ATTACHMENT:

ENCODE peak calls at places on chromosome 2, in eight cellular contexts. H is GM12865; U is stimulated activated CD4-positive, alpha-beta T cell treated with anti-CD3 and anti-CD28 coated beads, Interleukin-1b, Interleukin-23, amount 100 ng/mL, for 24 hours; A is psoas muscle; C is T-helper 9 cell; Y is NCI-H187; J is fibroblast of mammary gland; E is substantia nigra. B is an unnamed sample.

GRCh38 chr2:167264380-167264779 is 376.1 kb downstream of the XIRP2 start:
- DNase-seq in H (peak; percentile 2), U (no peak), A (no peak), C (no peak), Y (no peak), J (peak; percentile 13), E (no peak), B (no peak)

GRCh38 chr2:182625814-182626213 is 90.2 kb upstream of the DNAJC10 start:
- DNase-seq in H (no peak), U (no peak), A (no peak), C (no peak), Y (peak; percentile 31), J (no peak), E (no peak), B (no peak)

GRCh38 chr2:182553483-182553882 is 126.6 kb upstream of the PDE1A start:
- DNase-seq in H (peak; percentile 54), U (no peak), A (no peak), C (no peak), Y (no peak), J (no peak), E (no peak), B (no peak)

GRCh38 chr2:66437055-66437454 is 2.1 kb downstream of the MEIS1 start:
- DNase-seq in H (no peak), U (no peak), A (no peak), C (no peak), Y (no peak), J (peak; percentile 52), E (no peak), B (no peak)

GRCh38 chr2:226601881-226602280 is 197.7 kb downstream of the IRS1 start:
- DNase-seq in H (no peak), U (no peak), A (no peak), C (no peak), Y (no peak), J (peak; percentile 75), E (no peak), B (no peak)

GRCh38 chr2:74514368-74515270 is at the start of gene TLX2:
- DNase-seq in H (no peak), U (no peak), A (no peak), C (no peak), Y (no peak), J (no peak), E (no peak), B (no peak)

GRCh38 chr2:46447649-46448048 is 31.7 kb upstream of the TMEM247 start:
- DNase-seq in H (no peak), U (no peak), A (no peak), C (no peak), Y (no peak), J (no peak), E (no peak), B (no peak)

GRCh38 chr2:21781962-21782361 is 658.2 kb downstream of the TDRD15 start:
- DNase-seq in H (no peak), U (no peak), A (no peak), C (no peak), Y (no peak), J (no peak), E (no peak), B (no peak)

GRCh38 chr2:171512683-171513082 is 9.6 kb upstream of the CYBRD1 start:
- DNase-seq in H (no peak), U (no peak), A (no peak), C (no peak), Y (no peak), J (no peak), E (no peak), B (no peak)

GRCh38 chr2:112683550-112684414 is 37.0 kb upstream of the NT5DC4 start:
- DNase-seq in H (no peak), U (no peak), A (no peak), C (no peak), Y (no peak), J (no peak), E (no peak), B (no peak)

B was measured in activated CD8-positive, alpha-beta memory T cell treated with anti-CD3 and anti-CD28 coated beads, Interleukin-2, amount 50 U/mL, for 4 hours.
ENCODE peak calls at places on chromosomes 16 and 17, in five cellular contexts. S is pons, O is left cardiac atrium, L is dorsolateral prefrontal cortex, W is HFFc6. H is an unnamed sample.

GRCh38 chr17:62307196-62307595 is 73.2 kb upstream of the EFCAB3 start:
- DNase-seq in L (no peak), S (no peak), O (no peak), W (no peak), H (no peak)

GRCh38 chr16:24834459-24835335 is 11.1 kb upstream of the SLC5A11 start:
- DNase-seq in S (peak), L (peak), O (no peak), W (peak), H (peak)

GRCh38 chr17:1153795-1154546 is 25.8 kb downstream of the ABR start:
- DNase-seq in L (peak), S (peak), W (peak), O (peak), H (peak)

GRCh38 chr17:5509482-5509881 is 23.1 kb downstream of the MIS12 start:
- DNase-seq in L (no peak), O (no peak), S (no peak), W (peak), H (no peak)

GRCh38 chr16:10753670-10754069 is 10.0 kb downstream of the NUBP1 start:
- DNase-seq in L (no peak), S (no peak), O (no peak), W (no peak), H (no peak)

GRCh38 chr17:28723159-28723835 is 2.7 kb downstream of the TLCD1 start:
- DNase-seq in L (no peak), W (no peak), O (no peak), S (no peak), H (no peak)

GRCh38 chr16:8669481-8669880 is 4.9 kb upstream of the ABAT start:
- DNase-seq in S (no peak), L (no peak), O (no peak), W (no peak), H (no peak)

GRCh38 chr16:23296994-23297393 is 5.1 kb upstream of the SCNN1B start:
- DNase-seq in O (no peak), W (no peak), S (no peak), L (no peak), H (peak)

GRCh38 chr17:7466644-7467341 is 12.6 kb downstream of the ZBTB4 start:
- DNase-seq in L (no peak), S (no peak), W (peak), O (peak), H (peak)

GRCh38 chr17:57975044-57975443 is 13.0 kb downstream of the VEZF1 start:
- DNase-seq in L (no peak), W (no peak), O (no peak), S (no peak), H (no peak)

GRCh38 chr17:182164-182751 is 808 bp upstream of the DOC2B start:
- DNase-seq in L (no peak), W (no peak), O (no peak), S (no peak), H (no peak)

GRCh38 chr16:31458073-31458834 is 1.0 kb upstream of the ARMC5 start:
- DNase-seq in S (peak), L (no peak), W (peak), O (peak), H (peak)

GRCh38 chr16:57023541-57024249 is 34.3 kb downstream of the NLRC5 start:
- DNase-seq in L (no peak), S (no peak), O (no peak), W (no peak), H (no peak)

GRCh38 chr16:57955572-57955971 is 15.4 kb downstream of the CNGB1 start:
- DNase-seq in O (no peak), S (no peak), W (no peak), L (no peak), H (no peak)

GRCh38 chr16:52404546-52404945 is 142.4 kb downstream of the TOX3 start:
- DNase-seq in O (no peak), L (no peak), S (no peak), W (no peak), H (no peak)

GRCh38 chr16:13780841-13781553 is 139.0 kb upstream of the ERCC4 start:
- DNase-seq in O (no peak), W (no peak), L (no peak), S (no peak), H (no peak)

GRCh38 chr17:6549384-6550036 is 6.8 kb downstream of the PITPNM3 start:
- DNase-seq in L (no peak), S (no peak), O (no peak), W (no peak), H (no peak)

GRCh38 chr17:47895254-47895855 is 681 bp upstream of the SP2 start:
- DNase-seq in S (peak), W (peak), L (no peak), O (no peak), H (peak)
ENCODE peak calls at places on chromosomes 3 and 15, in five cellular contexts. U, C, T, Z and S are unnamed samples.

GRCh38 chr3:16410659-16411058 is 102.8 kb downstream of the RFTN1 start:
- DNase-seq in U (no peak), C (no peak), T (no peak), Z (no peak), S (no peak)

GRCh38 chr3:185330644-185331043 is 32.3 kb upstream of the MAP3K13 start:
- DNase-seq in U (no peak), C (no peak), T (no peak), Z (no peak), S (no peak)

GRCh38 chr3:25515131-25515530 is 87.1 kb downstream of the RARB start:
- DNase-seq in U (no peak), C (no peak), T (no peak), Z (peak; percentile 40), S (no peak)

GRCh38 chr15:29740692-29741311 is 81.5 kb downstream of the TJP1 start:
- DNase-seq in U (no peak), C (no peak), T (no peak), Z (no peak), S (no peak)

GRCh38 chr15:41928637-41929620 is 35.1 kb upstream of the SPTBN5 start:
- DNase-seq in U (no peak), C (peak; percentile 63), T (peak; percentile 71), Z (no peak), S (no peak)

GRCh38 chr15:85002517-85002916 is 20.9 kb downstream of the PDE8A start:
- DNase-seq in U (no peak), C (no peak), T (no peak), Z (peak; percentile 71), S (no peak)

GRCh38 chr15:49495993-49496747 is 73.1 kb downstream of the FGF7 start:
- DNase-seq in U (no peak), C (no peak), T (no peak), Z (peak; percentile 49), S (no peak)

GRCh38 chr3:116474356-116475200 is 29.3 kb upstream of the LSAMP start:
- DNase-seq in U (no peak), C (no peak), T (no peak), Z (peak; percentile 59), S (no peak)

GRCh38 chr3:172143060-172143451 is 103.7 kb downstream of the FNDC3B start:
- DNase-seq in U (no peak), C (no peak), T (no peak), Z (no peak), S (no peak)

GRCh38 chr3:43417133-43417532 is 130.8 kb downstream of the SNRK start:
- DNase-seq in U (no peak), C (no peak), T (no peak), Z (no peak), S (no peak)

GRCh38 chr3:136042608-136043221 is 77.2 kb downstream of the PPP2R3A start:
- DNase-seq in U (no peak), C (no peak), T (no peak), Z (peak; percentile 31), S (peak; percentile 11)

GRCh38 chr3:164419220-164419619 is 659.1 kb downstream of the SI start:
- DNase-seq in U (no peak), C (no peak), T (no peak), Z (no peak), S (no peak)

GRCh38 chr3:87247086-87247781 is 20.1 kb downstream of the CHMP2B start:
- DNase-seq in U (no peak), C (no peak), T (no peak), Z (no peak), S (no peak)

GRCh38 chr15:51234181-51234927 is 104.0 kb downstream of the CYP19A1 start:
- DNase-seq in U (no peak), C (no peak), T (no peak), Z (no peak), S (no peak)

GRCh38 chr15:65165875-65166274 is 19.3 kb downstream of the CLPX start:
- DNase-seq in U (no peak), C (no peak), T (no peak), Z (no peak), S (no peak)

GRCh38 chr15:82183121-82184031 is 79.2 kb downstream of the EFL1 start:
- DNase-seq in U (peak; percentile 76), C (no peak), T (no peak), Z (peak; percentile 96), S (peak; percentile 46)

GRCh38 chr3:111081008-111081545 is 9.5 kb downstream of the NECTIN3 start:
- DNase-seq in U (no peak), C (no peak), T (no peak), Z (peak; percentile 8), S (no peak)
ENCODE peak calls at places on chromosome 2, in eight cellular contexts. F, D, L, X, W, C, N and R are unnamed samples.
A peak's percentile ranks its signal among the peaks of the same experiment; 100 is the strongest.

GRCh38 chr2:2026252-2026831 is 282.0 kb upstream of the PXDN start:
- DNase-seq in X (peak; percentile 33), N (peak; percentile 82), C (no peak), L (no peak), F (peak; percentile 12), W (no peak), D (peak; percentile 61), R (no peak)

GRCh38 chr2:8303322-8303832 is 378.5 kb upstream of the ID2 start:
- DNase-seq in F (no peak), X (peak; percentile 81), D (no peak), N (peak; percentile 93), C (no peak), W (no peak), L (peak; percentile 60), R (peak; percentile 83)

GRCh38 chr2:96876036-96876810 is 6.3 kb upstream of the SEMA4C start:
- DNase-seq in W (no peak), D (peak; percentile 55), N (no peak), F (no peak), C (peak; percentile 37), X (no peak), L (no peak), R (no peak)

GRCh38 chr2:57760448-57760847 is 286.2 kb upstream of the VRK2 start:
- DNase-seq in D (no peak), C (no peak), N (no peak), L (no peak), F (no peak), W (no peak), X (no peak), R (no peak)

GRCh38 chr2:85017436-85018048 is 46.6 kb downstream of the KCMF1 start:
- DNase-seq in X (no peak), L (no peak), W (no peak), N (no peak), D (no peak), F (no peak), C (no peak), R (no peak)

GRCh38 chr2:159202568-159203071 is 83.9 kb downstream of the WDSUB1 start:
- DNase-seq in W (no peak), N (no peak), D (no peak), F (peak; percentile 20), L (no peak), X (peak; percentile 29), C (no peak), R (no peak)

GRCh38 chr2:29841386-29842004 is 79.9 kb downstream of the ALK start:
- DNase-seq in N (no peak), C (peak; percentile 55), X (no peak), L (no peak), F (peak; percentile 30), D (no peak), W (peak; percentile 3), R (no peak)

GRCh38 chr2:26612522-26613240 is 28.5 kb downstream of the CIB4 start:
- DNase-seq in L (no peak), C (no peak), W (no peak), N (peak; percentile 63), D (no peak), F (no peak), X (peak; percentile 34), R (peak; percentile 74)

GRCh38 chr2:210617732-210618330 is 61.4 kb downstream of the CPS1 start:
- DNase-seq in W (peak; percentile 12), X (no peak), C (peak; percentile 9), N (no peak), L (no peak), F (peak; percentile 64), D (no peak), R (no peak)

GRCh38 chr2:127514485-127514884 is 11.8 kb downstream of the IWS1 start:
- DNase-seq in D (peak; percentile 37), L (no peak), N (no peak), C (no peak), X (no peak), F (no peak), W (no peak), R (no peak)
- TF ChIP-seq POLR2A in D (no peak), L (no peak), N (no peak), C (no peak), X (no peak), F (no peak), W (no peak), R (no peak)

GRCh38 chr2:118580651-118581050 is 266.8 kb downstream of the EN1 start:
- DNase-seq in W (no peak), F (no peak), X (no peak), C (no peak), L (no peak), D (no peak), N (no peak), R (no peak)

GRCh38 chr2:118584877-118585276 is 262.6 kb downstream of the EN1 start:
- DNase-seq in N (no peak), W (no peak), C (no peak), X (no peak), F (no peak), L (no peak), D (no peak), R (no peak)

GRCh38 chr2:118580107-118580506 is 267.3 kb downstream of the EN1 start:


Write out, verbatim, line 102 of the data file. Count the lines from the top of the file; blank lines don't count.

- DNase-seq in W (no peak), D (peak; percentile 55), N (no peak), F (no peak), C (peak; percentile 37), X (no peak), L (no peak), R (no peak)